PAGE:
Make America’s Policy of Promiscuous Intervention the Issue in November

The presidential election is little more than eight months away and the battle lines already seem formed. The Democratic nominee, whether Hillary Clinton, or as looks increasingly likely, Barack Obama, will push economic and social issues while downplaying foreign policy. The presumptive Republican nominee, John McCain, will emphasize national security while attempting to appear modestly coherent on domestic matters about which he cares little.

The edge should go to the Democrats, since a majority of the public favors the Democratic Party on virtually every issue. Yet every poll shows John McCain to be competitive with both Democrats in November. Much of his support is based on his experience, even though he admits that he’s paid little attention to economics and he has been wrong on the most critical foreign policy issues of the day. Indeed, while a majority of people believe the Iraq war was a mistake, about half of those polled improbably said McCain, who has feverishly supported the war, is the best candidate to deal with the issue.

The Democrats might hope that economic bad news will tip the election in their favor, but McCain isn’t likely to do them the favor of fighting where they feel strongest. He’s already proved willing to shamelessly demagogue national security controversies, making the most absurd claims to back his support for America in Iraq today, tomorrow, and for years and even centuries to come.

For instance, McCain mocked Obama for saying that the latter would return to Iraq "if al-Qaeda is forming a base in Iraq." Al-Qaeda is already there, said McCain, and if we left "They’d be taking a country." Naturally, said the man who jokes about bombing Iran and writes about attacking North Korea, "I will not surrender to al-Qaeda."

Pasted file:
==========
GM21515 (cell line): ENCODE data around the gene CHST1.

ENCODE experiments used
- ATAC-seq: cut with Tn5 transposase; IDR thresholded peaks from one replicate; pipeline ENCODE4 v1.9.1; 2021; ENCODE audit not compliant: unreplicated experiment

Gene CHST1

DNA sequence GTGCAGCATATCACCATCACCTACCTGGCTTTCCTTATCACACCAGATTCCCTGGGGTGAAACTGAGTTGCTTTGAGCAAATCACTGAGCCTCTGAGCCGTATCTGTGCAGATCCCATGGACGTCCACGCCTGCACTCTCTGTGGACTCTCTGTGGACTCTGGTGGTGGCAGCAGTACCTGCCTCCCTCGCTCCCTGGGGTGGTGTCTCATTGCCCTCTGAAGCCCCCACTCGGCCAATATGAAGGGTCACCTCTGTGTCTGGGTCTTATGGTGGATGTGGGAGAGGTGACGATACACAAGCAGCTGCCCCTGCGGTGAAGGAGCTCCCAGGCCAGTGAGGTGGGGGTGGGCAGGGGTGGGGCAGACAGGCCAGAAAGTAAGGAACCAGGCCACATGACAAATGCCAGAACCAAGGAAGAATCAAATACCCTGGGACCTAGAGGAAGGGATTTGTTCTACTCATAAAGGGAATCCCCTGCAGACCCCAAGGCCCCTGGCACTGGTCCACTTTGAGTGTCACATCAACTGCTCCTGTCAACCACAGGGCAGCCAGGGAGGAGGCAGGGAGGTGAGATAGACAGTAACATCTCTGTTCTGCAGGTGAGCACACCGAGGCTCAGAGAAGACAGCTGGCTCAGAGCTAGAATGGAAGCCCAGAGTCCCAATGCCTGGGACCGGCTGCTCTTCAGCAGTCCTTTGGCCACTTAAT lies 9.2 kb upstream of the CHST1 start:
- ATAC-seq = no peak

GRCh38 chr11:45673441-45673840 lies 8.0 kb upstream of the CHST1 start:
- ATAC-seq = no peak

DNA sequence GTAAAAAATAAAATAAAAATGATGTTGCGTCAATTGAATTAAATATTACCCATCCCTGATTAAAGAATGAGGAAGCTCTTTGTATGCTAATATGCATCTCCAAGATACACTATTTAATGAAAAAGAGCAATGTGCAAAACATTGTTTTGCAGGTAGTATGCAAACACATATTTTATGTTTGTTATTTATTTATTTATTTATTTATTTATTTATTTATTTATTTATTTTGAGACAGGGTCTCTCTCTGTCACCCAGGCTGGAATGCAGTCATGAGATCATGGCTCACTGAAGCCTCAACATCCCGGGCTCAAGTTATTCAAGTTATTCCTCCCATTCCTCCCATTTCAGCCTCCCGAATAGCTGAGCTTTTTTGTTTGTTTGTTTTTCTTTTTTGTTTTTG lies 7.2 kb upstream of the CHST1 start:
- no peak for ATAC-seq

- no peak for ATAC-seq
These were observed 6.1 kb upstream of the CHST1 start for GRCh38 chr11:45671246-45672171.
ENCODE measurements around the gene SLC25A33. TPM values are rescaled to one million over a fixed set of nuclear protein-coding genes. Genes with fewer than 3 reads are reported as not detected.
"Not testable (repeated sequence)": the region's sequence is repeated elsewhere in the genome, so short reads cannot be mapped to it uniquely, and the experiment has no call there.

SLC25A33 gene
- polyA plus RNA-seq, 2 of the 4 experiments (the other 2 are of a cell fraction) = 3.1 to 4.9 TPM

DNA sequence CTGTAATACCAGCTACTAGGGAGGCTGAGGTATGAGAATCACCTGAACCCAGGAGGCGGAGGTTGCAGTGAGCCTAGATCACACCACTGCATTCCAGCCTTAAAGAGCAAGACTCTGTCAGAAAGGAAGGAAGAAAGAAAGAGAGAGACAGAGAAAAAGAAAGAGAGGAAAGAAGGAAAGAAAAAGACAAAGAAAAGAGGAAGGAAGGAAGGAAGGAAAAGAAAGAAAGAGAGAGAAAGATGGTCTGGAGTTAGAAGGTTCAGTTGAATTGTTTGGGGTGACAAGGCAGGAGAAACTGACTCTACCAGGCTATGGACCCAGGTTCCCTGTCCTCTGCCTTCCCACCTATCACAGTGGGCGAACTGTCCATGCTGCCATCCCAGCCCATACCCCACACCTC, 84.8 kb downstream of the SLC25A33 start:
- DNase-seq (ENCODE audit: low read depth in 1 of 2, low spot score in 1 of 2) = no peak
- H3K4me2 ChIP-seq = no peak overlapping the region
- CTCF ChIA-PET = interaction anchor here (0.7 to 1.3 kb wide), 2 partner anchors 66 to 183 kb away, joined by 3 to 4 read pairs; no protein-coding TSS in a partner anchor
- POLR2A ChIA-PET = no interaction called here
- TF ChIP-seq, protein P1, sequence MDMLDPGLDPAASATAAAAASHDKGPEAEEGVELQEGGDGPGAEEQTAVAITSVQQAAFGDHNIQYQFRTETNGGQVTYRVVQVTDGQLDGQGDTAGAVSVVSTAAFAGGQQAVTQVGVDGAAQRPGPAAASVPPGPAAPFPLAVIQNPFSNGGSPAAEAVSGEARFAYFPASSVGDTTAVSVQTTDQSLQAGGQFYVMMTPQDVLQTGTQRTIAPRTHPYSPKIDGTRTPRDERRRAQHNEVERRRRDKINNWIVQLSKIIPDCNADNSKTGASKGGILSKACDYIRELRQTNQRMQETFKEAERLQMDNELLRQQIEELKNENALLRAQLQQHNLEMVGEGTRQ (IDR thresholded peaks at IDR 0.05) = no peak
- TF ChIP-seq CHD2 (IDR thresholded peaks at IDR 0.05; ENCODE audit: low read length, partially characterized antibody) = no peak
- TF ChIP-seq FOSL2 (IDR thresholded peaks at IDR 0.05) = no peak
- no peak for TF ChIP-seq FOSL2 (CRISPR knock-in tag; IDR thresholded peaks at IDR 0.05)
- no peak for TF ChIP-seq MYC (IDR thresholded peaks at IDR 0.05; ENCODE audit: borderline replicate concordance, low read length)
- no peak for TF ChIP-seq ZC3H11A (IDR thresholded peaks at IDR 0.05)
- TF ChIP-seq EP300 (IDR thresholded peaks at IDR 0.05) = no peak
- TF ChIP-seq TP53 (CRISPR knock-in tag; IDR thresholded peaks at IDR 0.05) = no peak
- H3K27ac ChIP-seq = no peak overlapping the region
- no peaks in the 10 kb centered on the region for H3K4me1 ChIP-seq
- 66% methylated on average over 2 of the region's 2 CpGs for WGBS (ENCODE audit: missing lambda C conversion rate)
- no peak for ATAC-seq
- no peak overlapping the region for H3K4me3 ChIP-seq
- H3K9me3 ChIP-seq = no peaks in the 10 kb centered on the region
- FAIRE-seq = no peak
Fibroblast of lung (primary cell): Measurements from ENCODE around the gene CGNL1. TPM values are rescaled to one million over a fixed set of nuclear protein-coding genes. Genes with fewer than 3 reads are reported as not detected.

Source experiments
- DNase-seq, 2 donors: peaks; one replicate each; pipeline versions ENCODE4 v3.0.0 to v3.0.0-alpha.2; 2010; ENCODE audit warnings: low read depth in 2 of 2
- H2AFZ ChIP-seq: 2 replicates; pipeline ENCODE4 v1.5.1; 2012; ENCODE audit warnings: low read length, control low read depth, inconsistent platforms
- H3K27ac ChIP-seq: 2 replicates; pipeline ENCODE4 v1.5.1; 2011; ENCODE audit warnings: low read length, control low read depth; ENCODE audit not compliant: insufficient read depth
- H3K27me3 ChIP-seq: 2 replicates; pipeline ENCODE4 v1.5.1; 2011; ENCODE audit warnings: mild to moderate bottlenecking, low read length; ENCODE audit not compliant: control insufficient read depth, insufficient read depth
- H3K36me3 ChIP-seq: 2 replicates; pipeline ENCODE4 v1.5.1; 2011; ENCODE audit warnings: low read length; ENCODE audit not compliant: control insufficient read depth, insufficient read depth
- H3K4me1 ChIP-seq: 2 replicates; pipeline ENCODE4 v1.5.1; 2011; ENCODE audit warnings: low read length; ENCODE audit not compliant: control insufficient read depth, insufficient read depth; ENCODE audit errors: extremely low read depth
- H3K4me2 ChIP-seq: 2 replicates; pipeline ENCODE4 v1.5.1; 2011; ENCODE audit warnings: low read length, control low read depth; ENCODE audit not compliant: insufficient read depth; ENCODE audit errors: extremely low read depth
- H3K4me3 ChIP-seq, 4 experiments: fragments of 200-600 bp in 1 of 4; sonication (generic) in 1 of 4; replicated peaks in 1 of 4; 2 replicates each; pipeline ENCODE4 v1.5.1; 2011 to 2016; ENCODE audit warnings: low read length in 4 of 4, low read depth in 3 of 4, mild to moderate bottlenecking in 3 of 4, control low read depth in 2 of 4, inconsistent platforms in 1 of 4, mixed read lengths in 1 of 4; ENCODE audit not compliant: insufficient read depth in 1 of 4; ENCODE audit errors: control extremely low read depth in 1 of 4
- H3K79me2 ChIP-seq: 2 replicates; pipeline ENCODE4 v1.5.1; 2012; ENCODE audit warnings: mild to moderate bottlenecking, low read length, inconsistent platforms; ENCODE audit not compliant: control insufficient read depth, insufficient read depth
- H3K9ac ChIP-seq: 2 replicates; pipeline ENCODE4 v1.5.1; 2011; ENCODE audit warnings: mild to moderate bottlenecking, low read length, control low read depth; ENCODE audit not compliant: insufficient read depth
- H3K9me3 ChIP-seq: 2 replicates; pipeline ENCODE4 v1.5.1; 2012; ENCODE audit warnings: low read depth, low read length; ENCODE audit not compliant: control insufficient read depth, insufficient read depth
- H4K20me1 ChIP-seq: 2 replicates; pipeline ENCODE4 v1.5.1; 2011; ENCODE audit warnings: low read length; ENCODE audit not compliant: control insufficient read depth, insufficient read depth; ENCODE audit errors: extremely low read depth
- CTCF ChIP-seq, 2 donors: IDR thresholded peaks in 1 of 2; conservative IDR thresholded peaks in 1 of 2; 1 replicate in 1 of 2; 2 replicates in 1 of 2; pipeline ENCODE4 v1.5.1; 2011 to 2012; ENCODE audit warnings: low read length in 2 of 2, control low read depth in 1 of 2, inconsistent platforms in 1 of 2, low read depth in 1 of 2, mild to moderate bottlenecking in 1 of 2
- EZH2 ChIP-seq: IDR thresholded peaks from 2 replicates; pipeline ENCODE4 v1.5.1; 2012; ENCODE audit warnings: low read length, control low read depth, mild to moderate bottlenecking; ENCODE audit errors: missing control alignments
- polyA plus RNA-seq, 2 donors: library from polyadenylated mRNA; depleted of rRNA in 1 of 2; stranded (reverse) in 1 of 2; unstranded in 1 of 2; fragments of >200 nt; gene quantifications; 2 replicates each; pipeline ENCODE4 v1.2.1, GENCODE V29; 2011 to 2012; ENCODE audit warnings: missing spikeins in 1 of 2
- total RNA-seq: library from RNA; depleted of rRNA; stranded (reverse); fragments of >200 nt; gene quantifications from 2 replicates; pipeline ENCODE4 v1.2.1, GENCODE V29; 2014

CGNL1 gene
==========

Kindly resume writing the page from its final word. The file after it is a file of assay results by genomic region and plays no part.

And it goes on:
Of course, as Obama pointed out in response, al-Qaeda moved into Iraq only after the Bush administration, with McCain’s avid backing, did al-Qaeda the favor of eliminating the Saddam Hussein regime. And al-Qaeda has no chance of winning a civil war. It has always made up a small percentage of insurgents, and one of the most important reasons violence has dropped over the last year is because Sunni tribes have turned against al-Qaeda. The terrorist group would be the loser in any all-Iraqi battle for control.

But why let the facts get in the way of another neocon fantasy?

Since McCain is determined to make Iraq his signature issue, Democrats have no choice but to fight back. And they should take the offensive. After all, the American people agree with them that the war was an awful, costly mistake.

Even McCain knows that he could lose based on this issue. He admitted that he must convince the country that the policy in Iraq is succeeding: if he fails, "then I lose, I lose," he opined. Although McCain later downplayed the importance of Iraq to his electoral chances, he’s right that the issue could prove to be political poison: abundant personal courage and political determination cannot disguise his poor strategic judgment.